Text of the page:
Then the message attached to the board held aloft as she passed through the arrivals area gate discouraged her some more; she was to make her own way to the MSF house. Backpack aboard she found a Reception Desk clerk who phoned the number recommended in the note for a taxi. It wasn’t really like her to be thrown by such a small issue. No doubt they’d given up on her because of the serial delays.

Outside, the humidity and heat magnified the smells she had expected. It was an effort not to gag as the taxi navigated wildly through the vehicles coming from all directions, the potholes, the people and the animals. The driver was being friendly, asking Freya where she had come from and what she was doing here. Even though she felt churlish she answered as briefly as possible, just wanting him to concentrate on driving.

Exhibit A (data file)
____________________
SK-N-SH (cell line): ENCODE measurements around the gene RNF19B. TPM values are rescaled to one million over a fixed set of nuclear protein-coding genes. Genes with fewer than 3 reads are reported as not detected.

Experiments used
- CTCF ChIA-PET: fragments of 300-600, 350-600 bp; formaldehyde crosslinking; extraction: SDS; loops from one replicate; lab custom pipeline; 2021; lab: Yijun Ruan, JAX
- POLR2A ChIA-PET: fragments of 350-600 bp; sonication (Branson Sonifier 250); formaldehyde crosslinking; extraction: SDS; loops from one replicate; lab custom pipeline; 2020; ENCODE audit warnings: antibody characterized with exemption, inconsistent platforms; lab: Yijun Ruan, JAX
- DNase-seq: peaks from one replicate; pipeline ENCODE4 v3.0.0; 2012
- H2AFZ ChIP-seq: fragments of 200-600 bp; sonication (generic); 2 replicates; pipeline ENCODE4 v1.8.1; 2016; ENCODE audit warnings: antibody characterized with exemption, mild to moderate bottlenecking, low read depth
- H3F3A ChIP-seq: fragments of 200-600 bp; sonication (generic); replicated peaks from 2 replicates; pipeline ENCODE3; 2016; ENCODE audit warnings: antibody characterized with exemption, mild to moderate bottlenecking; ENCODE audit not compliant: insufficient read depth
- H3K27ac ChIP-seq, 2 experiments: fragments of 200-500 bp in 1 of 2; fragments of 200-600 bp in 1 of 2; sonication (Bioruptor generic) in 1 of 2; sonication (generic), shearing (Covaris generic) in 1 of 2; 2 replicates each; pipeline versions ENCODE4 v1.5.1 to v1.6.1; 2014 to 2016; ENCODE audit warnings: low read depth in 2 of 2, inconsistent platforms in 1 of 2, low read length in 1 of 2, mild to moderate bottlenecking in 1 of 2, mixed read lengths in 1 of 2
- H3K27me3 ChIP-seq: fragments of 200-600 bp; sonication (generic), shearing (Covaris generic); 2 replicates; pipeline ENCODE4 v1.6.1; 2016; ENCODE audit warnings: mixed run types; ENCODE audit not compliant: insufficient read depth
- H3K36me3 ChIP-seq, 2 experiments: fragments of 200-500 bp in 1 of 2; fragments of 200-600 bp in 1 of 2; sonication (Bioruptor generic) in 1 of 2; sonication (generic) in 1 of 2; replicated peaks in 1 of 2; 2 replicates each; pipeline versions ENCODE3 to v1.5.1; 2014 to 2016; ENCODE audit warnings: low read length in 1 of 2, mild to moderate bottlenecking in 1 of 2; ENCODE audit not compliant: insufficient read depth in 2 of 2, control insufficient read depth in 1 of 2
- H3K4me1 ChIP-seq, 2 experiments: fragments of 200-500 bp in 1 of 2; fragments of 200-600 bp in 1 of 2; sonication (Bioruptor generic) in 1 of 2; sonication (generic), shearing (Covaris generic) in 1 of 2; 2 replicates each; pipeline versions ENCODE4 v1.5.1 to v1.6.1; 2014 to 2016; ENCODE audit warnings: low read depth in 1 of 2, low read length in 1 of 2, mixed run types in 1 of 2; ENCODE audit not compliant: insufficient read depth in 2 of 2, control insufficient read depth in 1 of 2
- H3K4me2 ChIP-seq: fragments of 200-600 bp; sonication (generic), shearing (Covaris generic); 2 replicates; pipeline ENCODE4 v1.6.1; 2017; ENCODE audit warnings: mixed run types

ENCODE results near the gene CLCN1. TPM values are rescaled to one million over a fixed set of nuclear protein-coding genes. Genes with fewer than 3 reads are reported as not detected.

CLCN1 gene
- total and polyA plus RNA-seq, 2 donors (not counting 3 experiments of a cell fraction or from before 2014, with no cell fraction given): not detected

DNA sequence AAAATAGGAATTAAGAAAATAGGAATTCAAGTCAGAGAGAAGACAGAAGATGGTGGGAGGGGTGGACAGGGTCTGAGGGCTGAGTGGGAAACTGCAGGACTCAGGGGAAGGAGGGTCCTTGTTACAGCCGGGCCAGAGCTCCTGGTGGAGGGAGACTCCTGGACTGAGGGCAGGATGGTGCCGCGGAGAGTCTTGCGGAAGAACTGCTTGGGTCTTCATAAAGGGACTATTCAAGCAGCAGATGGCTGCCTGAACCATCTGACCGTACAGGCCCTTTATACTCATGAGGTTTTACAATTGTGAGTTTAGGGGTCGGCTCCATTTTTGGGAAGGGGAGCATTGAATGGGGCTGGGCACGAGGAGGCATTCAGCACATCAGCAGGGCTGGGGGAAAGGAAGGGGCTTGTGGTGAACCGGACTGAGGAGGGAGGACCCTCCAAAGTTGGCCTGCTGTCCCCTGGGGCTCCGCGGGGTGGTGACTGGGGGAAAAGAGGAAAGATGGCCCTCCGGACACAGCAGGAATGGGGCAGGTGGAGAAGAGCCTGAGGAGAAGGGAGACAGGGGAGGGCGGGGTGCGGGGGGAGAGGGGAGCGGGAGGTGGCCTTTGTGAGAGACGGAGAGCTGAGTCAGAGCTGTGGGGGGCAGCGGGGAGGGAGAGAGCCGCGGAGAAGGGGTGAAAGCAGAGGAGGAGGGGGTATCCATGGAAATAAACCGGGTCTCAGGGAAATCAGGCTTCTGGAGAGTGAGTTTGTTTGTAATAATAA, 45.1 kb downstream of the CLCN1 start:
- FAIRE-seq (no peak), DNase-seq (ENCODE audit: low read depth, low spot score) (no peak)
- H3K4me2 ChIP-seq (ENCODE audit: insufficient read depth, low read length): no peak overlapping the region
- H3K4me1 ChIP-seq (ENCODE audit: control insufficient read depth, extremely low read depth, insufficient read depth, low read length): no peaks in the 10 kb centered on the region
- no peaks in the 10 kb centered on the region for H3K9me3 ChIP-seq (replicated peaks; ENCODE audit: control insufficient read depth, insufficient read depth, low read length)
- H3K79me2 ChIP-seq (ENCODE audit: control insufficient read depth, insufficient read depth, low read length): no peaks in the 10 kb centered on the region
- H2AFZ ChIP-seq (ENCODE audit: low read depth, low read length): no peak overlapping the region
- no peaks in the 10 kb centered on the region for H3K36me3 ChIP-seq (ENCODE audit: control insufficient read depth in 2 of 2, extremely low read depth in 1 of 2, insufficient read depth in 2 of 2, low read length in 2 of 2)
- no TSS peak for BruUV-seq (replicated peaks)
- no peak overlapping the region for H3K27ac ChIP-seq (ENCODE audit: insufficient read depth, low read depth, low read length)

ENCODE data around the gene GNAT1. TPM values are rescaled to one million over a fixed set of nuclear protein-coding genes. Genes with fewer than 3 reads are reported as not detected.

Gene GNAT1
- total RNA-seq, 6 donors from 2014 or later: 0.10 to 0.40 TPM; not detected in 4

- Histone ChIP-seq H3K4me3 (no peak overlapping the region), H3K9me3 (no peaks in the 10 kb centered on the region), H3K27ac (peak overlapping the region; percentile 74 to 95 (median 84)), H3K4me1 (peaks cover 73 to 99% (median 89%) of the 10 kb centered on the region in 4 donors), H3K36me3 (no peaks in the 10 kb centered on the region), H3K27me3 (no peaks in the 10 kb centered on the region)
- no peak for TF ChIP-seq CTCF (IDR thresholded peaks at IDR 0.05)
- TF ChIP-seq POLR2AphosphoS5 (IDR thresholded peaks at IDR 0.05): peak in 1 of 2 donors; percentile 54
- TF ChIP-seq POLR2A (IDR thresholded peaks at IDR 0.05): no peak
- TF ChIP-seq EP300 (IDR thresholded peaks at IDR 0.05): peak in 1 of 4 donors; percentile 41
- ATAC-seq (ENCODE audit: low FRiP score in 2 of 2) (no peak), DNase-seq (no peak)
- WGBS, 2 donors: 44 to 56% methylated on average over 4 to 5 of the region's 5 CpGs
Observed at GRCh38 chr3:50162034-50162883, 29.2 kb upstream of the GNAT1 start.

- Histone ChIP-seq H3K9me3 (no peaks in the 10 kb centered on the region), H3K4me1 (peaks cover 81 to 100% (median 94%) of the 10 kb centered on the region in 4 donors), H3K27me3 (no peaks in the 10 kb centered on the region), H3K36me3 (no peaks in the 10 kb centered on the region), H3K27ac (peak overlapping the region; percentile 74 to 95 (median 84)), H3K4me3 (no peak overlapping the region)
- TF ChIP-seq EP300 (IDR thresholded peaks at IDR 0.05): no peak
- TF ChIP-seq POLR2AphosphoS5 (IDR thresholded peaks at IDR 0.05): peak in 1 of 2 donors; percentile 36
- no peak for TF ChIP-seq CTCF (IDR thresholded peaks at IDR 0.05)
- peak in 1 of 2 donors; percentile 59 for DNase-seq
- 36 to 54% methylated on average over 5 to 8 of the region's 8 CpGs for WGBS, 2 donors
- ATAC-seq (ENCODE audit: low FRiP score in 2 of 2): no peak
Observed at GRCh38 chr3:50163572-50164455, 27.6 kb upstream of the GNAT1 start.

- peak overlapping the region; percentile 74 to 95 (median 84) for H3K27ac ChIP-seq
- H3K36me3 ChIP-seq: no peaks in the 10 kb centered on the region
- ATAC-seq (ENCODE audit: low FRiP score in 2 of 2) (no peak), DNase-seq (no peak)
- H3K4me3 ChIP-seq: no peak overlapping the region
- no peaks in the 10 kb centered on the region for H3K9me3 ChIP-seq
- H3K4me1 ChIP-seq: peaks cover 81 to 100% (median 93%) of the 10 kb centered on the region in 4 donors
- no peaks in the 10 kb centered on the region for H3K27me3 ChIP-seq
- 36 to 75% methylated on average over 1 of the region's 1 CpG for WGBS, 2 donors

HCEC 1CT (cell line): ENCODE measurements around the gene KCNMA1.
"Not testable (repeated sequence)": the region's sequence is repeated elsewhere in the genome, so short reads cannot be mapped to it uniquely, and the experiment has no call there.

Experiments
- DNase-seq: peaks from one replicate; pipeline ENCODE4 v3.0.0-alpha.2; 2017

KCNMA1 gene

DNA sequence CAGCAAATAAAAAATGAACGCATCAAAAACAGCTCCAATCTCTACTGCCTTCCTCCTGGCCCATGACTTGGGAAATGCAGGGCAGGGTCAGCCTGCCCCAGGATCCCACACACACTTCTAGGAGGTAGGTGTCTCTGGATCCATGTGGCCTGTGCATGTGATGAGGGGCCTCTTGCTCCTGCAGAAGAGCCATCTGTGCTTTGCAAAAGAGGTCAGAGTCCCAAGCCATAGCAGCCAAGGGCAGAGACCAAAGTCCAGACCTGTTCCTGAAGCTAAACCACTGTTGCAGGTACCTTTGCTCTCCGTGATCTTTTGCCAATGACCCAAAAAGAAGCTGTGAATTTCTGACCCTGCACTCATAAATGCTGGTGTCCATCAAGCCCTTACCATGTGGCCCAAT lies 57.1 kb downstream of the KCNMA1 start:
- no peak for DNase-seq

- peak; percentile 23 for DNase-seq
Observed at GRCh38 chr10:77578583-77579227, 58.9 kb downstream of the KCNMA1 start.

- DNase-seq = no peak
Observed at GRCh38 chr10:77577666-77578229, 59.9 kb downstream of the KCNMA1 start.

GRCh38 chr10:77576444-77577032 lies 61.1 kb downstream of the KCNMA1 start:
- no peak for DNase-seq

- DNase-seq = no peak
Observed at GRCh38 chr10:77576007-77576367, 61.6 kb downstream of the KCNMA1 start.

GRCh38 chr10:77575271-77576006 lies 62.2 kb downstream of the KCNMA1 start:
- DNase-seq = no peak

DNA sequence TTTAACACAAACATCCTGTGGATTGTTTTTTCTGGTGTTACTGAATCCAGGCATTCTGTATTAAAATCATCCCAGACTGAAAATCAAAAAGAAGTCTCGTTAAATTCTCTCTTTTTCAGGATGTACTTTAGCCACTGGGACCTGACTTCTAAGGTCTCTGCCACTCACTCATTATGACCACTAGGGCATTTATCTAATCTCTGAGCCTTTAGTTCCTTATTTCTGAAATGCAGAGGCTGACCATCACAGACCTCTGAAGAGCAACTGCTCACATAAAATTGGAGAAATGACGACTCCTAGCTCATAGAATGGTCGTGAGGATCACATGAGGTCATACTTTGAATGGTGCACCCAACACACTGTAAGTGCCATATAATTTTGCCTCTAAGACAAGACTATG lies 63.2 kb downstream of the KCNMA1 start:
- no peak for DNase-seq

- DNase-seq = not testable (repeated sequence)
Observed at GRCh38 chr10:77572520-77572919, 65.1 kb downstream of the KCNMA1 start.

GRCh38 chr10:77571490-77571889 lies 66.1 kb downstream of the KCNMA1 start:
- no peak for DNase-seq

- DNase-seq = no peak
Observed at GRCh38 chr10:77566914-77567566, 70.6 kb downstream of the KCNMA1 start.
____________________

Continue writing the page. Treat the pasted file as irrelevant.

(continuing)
Reading: I’ve always meant to read a Marian Keyes book but didn’t get round to it till now. I tried to stay with The brightest star in the universe, but gave up about a third of the way through.Maybe should have persevered but decided there were more engaging novels on my shelf.

Above all a story of family strength

As of last night and today I’m turning the pages of books by two Australian authors: The price of life: The true story of an Australian held to ransom for 462 days by Nigel Brennan (see more below), and Forecast:Turbulence by Janette Turner Hospital, a short story collection. You can find her reading an extract from one of the compelling stories on http://www.theaustralian.com.au/arts/dark-matter/story-e6frg8n6-1226168813974  I recommend it.